Services for International Employees & Scholars

Cultural Adjustment

Moving to a new country often brings culture shock that occurs when you are taken out of a familiar environment and become integrated into a new environment. During the first few weeks of your stay in the United States, many things will happen as you adjust to your new environment and participate in activities at the University of Kansas. There are generally several phases that new international visitors may experience during the period of adjusting to a new culture. Listed below is a general pattern of cross-cultural adjustment. Your own experience might be weaker or stronger based on a variety of personal characteristics and previous life experiences.

Cultural Adjustment Basics

Stage one: Cultural Surprise

Your first few days and weeks in your new community will be filled with observing new things.  These observations may only scratch the surface, but they are the foundation for your first impressions.  You will notice people dress differently, the food and how people eat is different, and non-verbal communication is different. 

Stage two: Cultural Stress

In a short time, the feeling of new and excitement begins to fade away as your cultural experiences become more in-depth.  You will participate in “new” culture activities more often and are forced to respond to the new/ unfamiliar cultural norms and behaviors of people you do not fully understand.  You might feel more comfortable blindly following the actions of others even though the actions do not make sense to you.  If you do question actions, you will most likely hear, “that is just the way things are done.”  Also, constantly speaking a non-native language can be frustrating and can add to your cultural fatigue. 

Stage three: Culture Shock

The stress of living in a new culture wears you down physically and mentally.  As with any stressful situation you will want to either withdraw into yourself or confront the perceived threats (response called “fight or flight”).

You may experience the feeling “homesick” because of the lack of familiar culture norms.  The actions of others around you may not be predictable based on your life experiences.  Also, your normal reactions based on your cultural understanding may not express your desires in the “new” culture.  This inability to communicate may cause anxiety.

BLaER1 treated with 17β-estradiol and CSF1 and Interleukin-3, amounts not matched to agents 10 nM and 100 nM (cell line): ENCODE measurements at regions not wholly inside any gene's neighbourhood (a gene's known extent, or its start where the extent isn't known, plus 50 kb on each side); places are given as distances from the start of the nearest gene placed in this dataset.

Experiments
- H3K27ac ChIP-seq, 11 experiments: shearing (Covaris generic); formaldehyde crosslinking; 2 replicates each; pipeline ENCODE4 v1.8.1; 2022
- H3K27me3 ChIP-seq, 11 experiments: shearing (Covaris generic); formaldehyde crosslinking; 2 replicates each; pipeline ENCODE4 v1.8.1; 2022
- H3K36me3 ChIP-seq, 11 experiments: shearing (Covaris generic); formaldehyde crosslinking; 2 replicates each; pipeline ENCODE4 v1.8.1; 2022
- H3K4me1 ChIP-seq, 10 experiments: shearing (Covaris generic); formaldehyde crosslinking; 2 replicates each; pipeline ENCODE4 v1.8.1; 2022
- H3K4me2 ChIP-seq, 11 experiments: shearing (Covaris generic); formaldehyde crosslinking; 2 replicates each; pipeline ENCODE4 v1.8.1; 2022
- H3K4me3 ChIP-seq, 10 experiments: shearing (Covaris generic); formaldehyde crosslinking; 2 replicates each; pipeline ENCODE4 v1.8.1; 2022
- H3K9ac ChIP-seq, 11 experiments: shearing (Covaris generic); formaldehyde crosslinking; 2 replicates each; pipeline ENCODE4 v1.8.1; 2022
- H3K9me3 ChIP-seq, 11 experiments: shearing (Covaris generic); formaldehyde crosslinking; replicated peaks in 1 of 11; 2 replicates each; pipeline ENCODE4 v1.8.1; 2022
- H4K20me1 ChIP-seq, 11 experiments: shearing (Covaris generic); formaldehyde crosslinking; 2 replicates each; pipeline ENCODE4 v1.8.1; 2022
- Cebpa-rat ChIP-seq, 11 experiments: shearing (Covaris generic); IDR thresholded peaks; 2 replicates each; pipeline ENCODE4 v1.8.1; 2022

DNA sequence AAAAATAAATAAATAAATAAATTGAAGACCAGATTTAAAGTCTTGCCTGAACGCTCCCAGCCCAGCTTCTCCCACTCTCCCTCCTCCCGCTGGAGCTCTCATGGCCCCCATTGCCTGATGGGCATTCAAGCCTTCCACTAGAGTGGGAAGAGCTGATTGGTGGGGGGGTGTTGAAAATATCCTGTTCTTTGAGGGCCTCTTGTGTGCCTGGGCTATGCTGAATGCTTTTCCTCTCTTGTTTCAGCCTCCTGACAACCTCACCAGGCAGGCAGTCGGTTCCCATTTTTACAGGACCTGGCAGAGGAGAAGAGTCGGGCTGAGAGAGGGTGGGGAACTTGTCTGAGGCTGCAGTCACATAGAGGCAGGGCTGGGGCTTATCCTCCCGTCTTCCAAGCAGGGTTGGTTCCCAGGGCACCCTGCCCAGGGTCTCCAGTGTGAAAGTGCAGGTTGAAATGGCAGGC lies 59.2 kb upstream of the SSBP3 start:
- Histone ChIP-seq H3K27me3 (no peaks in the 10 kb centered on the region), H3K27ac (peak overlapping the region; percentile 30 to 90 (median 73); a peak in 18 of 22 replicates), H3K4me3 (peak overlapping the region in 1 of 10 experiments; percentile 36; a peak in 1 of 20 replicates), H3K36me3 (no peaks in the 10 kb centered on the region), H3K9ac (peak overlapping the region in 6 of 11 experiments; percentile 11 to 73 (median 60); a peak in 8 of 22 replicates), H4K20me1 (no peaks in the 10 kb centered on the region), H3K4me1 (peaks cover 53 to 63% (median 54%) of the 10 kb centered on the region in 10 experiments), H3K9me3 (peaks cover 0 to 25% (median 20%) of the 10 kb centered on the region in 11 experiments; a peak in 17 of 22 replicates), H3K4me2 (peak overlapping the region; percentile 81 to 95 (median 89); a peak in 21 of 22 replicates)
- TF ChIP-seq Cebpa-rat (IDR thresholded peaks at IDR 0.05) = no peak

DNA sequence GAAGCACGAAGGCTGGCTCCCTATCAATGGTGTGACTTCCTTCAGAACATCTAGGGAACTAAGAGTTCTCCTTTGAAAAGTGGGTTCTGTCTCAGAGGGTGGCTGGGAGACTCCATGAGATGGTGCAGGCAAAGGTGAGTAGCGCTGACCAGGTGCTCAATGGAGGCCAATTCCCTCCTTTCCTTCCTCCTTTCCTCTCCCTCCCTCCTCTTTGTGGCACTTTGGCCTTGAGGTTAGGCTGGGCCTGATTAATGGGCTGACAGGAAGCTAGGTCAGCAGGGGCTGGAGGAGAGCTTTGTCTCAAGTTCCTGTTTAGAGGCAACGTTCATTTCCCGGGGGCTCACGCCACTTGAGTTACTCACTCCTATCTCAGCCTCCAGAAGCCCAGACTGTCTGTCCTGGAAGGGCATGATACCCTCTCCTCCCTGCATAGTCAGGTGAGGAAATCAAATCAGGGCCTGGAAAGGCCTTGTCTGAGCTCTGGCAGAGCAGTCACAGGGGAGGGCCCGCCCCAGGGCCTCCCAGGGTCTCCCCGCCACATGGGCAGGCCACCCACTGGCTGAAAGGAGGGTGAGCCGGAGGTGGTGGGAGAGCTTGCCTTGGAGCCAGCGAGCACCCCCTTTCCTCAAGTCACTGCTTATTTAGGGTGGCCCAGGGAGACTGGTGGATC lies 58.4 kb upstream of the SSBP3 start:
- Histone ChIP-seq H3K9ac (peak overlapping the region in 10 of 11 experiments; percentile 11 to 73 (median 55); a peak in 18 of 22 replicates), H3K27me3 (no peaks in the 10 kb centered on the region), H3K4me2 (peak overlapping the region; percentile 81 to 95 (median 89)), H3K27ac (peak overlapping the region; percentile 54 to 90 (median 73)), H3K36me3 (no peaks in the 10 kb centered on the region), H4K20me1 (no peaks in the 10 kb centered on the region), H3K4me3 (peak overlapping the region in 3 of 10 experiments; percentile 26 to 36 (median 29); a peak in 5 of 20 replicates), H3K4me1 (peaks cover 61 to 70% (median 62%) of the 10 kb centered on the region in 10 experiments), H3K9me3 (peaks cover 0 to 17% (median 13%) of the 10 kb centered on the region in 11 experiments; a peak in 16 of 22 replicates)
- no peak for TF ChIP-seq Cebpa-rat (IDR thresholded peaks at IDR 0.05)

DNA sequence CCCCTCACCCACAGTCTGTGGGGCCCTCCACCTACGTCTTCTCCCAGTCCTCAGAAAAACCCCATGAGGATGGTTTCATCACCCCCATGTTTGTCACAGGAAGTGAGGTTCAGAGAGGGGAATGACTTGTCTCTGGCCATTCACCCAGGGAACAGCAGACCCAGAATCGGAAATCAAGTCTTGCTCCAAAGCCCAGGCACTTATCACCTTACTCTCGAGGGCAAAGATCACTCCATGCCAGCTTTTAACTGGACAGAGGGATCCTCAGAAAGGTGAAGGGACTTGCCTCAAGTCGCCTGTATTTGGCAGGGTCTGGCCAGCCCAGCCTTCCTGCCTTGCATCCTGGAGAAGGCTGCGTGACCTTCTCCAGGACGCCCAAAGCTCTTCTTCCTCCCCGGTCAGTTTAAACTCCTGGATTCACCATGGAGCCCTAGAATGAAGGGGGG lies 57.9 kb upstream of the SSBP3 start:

Stage four: Cultural Confidence

You will start to become effective and regain your self confidence that you lost in previous stages. In this stage, you are now effective in both your home culture and the “new” culture.

Advice

Expect to go through an adjustment period
Coming to a new country often brings about culture shock.  Your period of adjustment might be quick or slow and will depend on your own life experiences.

Explore your surroundings
The KU campus is large and may seem daunting, but soon you will know it very well.  To get started, talk to students, staff and faculty in your departments about the most interesting or best places to visit.

Learn cultural norms
The United States is vast and has many diverse values and norms.  One of the simplest ways to learn these is to watch people’s behavior. 

Be slow to judge
Ask someone who knows the culture to explain your observations.  Always remember to ask “why” people do what they do.  Compare how American culture is similar and different than your own culture and try to share your thoughts.

Go to events where you can meet new people
Creating dynamic friendships with people from different backgrounds will help give you wider insight into American culture.  Check out the campus events, join an organization to share your passion or play sports to meet people with similar interests.


International Calendar

Founded in 1964 as part of a Ford Foundation campus internationalization grant
One of the first 12 intensive English programs in the United States
The AEC comprises three units: the Intensive English Program, Short-term Programs, and KU Outreach Programs.
Each semester, the AEC enrolls about 250 students representing more than 35 countries on six continents
The Applied English Center offers field trips and conversation groups to our students
One of 34 U.S. public institutions in the prestigious Association of American Universities
44 nationally ranked graduate programs.
—U.S. News & World Report
Top 50 nationwide for size of library collection.
—ALA
23rd nationwide for service to veterans —"Best for Vets," Military Times